PC 52

13th Avenue, Looking East

Postcards from the Past, PC 52

Ancestry Tips and Tricks

by Christine H - 0 Comment(s)

Ancestry screen shot

Screen shot of Ancestry LE showing drop-down menu

Ancestry.com has just announced that it now has over ten billion records in its database. Wow! It wasn't all that long ago that I looked at the database and decided it didn't have enough Canadian or international content to make it worthwhile. Things change very quickly. Now I can’t imagine how we would function without our Ancestry LE subscription.

Of course, finding something in a database with 10 billion records can be something of a challenge. I liken it to being dropped in the National Library with the notion that somewhere there is a book with information about my family in it. Now go find it. Yikes, this could take a while.

There are a couple of fundamental strategies for finding information in a gargantuan collection such as this. The first thing I always recommend is for new users to look at either the Card Catalogue (you can find that by hovering over “Search” or clicking on the arrow beside “Search” on the front page of Ancestry LE) or by checking the locale where you are searching (you find the interactive map by clicking on “Search”). That way you can find out what records exist for the area you are searching. It pays to know what is in a database before you start searching. For example, if you are looking for a birth registration for someone in Alberta, you’d probably like to know that those records are not in Ancestry before you spend valuable time looking for them.

The next tip is to search one record set at a time. If you fire your name into the general search, you could turn up thousands of records, many of which are not relevant to you. By using the card catalogue to narrow the search down, you know that your results will be more likely to be relevant. Of course, this method requires that we know what we are looking for, which is one of the first rules of genealogy. It is always easier to find what you are looking for if you know what you are looking for (no matter what the advertising and “Who do you think you are?” say to the contrary.) If your search is for “grandmother’s birth record,” you have a better chance of success than if your search is for “everything about grandmother.”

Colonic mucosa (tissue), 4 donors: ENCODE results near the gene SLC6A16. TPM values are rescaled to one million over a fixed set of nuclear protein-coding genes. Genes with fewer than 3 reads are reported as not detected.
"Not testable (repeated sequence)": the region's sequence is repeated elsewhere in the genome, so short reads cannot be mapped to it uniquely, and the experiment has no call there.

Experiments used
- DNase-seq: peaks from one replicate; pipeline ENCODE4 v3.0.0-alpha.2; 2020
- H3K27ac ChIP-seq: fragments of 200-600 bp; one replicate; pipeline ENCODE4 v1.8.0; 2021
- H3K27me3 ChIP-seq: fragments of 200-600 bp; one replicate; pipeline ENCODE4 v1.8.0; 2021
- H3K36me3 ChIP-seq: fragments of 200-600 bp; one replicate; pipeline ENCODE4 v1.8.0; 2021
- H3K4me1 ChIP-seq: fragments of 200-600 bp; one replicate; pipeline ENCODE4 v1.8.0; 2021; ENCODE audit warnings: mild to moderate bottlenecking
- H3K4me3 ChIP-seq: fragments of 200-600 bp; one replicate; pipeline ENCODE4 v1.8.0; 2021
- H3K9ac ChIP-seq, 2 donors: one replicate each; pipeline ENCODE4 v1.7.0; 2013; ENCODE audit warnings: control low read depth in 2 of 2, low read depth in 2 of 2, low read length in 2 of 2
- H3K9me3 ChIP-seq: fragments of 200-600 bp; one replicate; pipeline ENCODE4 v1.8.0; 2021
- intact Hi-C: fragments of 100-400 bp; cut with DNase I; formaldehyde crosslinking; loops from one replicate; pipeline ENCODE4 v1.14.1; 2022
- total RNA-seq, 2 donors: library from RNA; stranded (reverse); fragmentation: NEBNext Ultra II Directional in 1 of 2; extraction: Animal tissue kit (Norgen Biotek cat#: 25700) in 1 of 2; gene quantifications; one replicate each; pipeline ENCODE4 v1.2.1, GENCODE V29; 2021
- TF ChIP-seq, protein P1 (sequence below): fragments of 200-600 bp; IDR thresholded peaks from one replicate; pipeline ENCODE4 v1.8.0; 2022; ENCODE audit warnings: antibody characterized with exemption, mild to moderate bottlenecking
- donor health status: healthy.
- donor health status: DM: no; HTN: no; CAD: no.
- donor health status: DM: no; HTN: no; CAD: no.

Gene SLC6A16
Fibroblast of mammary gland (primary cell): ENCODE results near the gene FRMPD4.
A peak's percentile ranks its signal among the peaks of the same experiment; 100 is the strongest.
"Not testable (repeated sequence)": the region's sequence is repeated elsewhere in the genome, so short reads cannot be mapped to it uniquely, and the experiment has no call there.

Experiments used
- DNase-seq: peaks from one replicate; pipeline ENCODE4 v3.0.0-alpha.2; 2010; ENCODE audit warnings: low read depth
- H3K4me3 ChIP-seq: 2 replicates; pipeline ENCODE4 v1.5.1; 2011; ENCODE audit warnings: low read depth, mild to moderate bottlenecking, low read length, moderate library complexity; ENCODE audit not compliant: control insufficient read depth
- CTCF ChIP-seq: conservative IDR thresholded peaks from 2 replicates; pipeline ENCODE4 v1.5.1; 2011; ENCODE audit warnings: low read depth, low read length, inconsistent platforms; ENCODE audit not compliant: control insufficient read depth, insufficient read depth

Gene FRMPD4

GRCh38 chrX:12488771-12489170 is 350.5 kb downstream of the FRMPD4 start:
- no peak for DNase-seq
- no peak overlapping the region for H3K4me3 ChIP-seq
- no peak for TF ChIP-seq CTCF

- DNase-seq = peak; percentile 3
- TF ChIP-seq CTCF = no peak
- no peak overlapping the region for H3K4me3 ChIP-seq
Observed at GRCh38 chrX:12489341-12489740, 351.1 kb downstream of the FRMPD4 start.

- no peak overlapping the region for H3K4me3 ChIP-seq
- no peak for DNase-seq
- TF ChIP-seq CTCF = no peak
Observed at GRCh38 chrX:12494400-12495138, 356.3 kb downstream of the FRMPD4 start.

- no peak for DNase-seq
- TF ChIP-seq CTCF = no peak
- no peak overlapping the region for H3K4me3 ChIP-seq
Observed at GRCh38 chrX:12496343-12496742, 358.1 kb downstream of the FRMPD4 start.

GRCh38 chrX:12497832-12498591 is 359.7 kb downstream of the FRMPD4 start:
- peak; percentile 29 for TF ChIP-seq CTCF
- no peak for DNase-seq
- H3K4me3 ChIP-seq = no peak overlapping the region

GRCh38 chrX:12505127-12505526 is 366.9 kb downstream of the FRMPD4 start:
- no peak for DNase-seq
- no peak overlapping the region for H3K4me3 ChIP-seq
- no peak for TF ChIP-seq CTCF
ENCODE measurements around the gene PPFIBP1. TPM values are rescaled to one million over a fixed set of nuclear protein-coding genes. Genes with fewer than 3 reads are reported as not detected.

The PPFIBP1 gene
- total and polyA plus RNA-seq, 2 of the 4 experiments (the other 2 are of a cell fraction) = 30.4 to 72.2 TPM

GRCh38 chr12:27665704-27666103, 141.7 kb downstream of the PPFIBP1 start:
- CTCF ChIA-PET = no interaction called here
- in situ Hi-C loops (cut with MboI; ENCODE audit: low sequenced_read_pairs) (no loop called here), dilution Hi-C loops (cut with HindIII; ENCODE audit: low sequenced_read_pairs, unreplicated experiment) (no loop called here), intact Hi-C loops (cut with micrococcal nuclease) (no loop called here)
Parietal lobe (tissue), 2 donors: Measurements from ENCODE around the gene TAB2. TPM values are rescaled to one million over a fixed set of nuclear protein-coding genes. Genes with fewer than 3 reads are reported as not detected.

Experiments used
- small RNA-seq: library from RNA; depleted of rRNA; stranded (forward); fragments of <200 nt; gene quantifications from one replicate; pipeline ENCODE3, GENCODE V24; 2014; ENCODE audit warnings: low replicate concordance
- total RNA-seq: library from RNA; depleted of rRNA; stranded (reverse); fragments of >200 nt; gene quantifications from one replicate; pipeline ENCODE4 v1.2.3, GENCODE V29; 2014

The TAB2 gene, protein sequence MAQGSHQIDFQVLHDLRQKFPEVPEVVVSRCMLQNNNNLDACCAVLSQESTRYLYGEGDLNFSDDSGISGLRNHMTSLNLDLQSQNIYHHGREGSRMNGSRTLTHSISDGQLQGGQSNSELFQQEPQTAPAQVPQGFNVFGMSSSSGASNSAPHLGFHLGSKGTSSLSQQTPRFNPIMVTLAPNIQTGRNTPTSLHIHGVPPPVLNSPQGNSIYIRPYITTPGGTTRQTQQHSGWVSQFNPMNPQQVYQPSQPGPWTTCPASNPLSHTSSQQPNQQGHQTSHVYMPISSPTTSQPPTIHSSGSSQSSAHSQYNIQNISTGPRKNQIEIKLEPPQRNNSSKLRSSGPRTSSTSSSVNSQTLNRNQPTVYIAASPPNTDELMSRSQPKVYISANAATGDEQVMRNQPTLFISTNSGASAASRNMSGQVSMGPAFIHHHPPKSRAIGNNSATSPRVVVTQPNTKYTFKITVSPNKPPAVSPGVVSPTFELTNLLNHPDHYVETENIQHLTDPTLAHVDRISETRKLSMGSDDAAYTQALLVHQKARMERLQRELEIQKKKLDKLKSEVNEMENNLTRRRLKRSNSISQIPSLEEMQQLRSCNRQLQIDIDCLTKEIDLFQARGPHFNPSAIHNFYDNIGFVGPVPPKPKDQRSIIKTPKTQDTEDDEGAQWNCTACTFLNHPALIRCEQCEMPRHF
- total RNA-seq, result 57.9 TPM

Keep in mind, as well, that Ancestry LE has a great learning centre that can be accessed by clicking on “Help” in the upper right hand corner. There is a Wiki and an Answers section that can both be searched by keyword. It is a great resource to check if you are just starting out, or if you have encountered something in a record that you can’t figure out.

So, with those pointers in mind, visit us at any branch of the Calgary Public Library to try out Ancestry LE. You can access it with your library card number and PIN in any of our 18 branches. We've come a long way, from dusty originals to digitized records.

Ancestry LE interactive ma

Screen shot of Ancestry LE showing interactive map and tabs

The Times they are a Changin'

by Christine H - 0 Comment(s)

Library and Archives Canada

Genealogists and local historians are people who love heritage – that is an obvious statement, I think. Genealogists and local historians are also people who understand the value of heritage and of the documents and artifacts that constitute that heritage. Here at the Calgary Public Library we put requests in for documents that are sometimes arcane, sometimes bizarre, but always valuable in the pursuit of our history. We often request these items from our national “memory keeper” Library and Archives Canada.

Changes are taking place at Library and Archives Canada, though, and they may have an effect on how we are able to access those documents that are so important to our research. Proposals for trimming the budget include reducing hours of service in the Library and Archives itself and ending LAC’s role in the national interlibrary loan program. There are also changes being made to what LAC will acquire and hold and who will be responsible for protecting the documents in the care of the national repository. These changes may have far reaching effects on those of us who rely on our national library to have and hold the literary output of our country.